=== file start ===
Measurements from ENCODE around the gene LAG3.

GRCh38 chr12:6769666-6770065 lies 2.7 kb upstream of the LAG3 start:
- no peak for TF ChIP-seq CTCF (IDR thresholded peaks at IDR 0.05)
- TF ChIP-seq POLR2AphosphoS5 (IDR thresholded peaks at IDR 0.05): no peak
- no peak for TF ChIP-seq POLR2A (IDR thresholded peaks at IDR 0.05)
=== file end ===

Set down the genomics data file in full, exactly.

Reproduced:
Measurements from ENCODE around the gene LAG3.

GRCh38 chr12:6769666-6770065 lies 2.7 kb upstream of the LAG3 start:
- no peak for TF ChIP-seq CTCF (IDR thresholded peaks at IDR 0.05)
- TF ChIP-seq POLR2AphosphoS5 (IDR thresholded peaks at IDR 0.05): no peak
- no peak for TF ChIP-seq POLR2A (IDR thresholded peaks at IDR 0.05)